Wikipedia is not reputable or scholarly source; however, the general public sees Wikipedia as a resource and authority on what is searched there. Wikipedia was not the only source used for this post, please click on the links provided above. 

Why I am not “Applauding” Zuckerberg’s Miscarriage Announcement

MiscarriageThis post has been modified from the original version. You can access the original by clicking on the link at the end of this post.

I have seen so many families and organizations relishing over Mark Zuckerberg’s pregnancy announcement where he shared that he  and his wife Priscilla Chan have had three miscarriages before conceiving the baby girl they are now pregnant with. The New York PostTodayCNN, and The Huffington Post all carried the story. They and other news outlets used statements such as “Zuckerberg destigmatizes miscarriage…, Zuckerberg is applauded…, Zuckerberg’s revelation on miscarriage…,” blah, blah, blah.

Many of the organizations I am an active part in have come out to thank Mr. Zuckerberg for sharing. Some of my closest friends and bereavement groups have applauded him for saying something but I don’t think he is destigmatizing miscarriage. Don’t get me wrong, I am happy that others have come out to share their stories because Mr. Zuckerberg made a miscarriage announcement but in all honesty, I haven’t found his announcement to be all that. Here’s why.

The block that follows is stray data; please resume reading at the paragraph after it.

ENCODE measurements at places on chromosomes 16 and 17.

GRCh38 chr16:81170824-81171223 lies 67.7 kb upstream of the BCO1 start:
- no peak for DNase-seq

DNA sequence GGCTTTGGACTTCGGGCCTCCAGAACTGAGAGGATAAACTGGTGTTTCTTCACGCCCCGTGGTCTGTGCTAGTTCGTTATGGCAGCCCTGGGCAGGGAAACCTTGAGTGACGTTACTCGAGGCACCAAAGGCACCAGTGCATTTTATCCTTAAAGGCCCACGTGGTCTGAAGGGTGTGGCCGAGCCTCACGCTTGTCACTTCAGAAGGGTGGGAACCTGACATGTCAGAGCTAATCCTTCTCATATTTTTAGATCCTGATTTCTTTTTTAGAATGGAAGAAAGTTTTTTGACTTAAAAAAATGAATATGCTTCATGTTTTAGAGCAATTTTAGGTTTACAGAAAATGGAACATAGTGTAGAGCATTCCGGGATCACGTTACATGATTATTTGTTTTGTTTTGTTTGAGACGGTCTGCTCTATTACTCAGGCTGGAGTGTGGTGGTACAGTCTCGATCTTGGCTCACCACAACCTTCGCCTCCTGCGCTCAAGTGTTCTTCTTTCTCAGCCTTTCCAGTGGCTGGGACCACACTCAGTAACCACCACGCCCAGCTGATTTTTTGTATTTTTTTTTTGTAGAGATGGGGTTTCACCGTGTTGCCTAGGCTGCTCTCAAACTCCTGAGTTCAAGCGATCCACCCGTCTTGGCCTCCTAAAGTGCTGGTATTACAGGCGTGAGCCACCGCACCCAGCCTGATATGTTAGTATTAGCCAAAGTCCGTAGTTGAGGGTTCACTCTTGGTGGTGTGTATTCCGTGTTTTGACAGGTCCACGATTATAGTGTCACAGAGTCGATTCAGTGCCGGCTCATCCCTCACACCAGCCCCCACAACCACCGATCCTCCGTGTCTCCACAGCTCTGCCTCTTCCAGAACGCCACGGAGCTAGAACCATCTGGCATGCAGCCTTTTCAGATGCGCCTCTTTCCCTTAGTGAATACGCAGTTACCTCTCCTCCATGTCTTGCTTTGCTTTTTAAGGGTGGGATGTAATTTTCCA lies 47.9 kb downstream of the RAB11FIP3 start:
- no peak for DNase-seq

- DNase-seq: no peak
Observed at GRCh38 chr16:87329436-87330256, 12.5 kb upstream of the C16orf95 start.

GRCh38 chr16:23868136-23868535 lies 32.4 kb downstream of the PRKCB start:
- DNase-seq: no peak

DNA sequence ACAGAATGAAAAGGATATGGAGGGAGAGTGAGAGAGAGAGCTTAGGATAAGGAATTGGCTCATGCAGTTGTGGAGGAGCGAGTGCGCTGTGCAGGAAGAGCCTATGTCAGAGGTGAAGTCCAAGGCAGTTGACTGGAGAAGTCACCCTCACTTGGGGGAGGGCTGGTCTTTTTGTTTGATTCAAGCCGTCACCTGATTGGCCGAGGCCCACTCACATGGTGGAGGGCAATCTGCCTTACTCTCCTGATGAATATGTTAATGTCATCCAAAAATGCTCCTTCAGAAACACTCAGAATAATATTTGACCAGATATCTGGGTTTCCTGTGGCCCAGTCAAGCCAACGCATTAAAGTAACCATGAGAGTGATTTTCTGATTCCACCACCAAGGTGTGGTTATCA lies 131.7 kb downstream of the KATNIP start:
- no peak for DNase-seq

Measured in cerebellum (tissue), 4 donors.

He announced that they experienced three miscarriages and made a brief statement, “You feel so hopeful when you learn you’re going to have a child. You start imagining who they’ll become and dreaming of hopes for their future. You start making plans, and then they’re gone. It’s a lonely experience.”

Oh how true this is. Thank you for saying this. Hubby made a similar statement during our Baby Gus’s commendation ceremony, but I think if Mr. Zuckerberg was bringing awareness to miscarriage, he would have said much more.

He offered up a tiny glimpse of what miscarriage is like for men. I agree it’s lonely despite how many women experience miscarriage (1 in 4 women will experience miscarriage). I am glad he shared his thoughts about his experience but I do not see this as destigmatization or miscarriage. Miscarriage is such a hush, hush topic and society doesn’t deem a loss this early worthy of grieving. I hope his statement will help change all that.

Now lets talk about Sam and Nia. Sam and Nia are vloggers and had just announced their pregnancy on Wednesday. Their video went viral and according to their Facebook page, their video reached over 1 million views. I remember their video popping up in my news feed. Someone else had shared it and I thought this was amazing for a husband to be so excited and come up with a way to tell his wife she was pregnant.